With reference to this particular fracture, evaluation for median nerve intactness, and function of the anterior interosseous nerve in particular, is very important, as I'll show you in just a slide, where they can be associated with arterial injuries. Ladies and gentlemen, this is why
you have the pink pulseless hand, despite obstruction or interruption of the brachial artery, going to these rich collaterals around the elbow. The hand can still be pink, and pulseless. This is a demonstration of the coexisting injury when you have median nerve and brachial artery
damaged by the anteromedial location. This location of the proximal fracture fragment. And many have suggested routine vascular exploration for this sort of injury. The most common finding that we find when we explore the brachial artery
with supracondylar fractures of the humerus, is the artery is tethered between the fracture fragments. This is yet another example, this is the brachialis sign, where the proximal fragment can buttonhole through the brachialis muscle. Most open fractures will need brachial artery exploration
at the time of reduction of the fracture. So, now I would like to share with you these five cases that I mentioned, at Inova Fairfax Hospital. The average age was 5.4 years, and four of them were male, one was a female, and I described to you my personal experience
in taking care of these patients at the hospital, and then following them closely afterwards. Case one was a perfused hand, a pink perfused hand, without a pulse. And this gentleman, this patient presented the next day with compartment syndrome.
On exploration we found a tethered artery, we released it, patient has normal function at two years. Case two, had a positive pulse, positive Doppler signal, nothing was done, other than reducing the fracture, patient sent home, he represented with severe pain, and was found to have compartment syndrome on day three.
On exploration, the artery was tethered. It was released, no thrombectomy was necessary. Patient has been left with slight deficit in two fingers. Third case, perfused pulse, with no pulse was observed, and the last pulse the next day duplex showed that the brachial artery was obstructed.
It was transected, had a vein interposition, I used the basilic vein, and did thrombectomy, and normal function at four months. Fourth case, there was no pulse, no Doppler signal, immediate exploration, tethered artery, no thrombectomy, normal function restored.
Case five had a normal exam, but lost signal the next day, was found to have a massive hematoma. We evacuated the hematoma, normal function. Based on this, the treatment algorithm is when the patient has a positive pulse, has a palpable pulse,
we obviously would do nothing. When it's pulseless and ischemic, immediate surgical exploration. When it's perfused and there's no radial signal, diminished flow, on duplex ultrasound, we explore surgically,
and when there's a positive radial pulse, we observe for 24 to 48 hours before discharge. I have found pulse oximetry, in addition with duplex ultrasound, to be very helpful in this regard. And ladies and gentlemen, in conclusion,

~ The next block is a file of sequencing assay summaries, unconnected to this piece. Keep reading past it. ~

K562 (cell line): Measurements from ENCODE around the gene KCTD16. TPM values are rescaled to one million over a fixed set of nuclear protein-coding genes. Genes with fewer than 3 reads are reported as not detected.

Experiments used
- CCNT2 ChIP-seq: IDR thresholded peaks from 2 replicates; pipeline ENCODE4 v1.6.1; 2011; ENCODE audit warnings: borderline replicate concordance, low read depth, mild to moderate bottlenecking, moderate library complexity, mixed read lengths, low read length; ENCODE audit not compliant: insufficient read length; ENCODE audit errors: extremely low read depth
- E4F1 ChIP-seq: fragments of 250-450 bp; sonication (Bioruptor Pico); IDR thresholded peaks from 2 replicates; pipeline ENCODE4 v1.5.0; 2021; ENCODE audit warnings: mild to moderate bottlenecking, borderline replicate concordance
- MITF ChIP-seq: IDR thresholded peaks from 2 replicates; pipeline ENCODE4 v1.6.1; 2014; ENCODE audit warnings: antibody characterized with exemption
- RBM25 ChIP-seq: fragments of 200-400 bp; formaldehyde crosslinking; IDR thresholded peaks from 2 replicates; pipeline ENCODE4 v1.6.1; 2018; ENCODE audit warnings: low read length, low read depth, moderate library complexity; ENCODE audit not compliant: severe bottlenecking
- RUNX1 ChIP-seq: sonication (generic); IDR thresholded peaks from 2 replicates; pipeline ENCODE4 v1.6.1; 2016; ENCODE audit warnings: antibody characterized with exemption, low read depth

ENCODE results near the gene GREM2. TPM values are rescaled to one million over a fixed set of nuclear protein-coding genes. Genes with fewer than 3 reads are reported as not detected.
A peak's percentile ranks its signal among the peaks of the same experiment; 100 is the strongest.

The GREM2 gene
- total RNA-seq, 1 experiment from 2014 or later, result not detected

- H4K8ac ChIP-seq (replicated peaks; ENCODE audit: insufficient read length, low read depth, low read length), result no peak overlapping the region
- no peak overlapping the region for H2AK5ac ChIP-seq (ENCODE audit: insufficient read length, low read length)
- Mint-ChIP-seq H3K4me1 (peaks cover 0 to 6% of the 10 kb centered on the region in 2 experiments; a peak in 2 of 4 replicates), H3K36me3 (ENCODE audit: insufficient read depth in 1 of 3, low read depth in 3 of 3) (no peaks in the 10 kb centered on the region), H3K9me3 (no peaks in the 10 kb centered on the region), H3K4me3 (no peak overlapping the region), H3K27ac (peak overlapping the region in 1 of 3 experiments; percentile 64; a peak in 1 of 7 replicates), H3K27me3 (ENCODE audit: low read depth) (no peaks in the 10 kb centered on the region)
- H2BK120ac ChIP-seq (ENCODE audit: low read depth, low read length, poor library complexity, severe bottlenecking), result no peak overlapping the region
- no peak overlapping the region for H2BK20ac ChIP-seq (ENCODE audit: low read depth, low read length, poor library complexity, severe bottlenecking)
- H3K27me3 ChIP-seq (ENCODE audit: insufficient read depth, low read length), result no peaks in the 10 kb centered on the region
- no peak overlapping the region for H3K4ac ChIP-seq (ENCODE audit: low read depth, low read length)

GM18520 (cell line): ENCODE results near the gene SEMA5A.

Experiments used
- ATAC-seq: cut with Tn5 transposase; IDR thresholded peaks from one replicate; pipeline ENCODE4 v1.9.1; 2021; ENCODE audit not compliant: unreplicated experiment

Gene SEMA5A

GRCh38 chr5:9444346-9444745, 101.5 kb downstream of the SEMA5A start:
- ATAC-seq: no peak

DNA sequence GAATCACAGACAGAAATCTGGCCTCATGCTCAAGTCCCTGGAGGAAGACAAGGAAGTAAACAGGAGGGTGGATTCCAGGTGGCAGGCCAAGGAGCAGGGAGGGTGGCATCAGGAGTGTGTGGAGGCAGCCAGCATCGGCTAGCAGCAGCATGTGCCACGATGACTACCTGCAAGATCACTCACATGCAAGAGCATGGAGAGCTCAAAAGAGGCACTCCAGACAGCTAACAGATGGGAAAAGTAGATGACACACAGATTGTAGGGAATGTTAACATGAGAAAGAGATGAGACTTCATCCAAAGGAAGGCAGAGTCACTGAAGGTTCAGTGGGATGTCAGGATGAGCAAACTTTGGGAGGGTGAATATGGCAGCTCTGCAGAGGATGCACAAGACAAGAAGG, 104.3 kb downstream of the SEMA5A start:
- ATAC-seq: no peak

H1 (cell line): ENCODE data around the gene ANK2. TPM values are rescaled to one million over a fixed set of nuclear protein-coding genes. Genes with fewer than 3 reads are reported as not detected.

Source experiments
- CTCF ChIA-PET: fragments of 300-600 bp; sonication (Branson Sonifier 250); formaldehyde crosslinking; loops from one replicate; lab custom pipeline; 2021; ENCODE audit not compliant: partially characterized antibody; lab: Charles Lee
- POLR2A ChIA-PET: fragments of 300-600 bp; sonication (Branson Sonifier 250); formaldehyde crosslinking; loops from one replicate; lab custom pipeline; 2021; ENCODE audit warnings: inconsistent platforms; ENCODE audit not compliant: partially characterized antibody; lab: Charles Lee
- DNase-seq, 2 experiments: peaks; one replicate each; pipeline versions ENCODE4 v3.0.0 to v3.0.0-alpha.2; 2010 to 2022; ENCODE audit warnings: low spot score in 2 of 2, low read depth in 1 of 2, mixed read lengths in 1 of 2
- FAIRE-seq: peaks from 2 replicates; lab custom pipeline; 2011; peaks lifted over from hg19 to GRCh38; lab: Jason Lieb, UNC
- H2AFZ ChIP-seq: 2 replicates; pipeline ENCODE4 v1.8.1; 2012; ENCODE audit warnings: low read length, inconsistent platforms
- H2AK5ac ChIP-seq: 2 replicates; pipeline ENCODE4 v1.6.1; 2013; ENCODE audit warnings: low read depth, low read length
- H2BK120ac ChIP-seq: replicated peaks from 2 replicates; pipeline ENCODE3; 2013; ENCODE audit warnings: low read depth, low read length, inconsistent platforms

immediate surgical exploration is mandated for the ischemic hand. We recommend close observation after reduction, despite return of palpable pulse or Doppler signal, due to risk of delayed ischemia or compartment syndrome, especially in young children.
Based on our experience, perfused pulseless hand is a consequence of arterial injury or spasm. And, if you use duplex ultrasound, as if we had done, we may have been able to avoid delayed care in three out of the five cases. We recommend immediate exploration, obviously for,
for absent pulse and ischemic hand. And we do recommend that early recognition of ischemia and compartment syndrome is paramount, and patient should be closely observed, even if they have a normal perfusion on reduction of the fracture site. Thank you so much.
- I'd like to share with you our experience using tools to improve outcomes. These are my disclosures. So first of all we need to define the anatomy well using CTA and MRA and with using multiple reformats and 3D reconstructions. So then we can use 3D fusion with a DSA or with a flouro
or in this case as I showed in my presentation before you can use a DSA fused with a CT phase, they were required before. And also you can use the Integrated Registration like this, when you can use very helpful for the RF wire
because you can see where the RF wire starts and the snare ends. We can also use this for the arterial system. I can see a high grade stenosis in the Common iliac and you can use the 3D to define for your 3D roadmapping you can use on the table,
or you can use two methods to define the artery. Usually you can use the yellow outline to define the anatomy or the green to define the center. And then it's a simple case, 50 minutes, 50 minutes of ccs of contrast,
very simple, straightforward. Another everybody knows about the you know we can use a small amount of contrast to define the whole anatomy of one leg. However one thing that is relatively new is to use a 3D
in order to map, to show you the way out so you can do in this case here multiple segmental synosis, the drug-eluting-balloon angioplasty using the 3D roadmap as a reference. Also about this case using radial fre--
radial access to peripheral. Using a fusion of image you can see the outline of the artery. You can see where the high grade stenosis is with a minimum amount of contrast. You only use contrast when you are about
to do your angiogram or your angioplasty and after. And that but all everything else you use only the guide wires and cathers are advanced only used in image guidance without any contrast at all. We also been doing as I showed before the simultaneous injection.
So here I have two catheters, one coming from above, one coming from below to define this intravenous occlusion. Very helpful during through the and after the 3D it can be helpful. Like in this case when you can see this orange line is where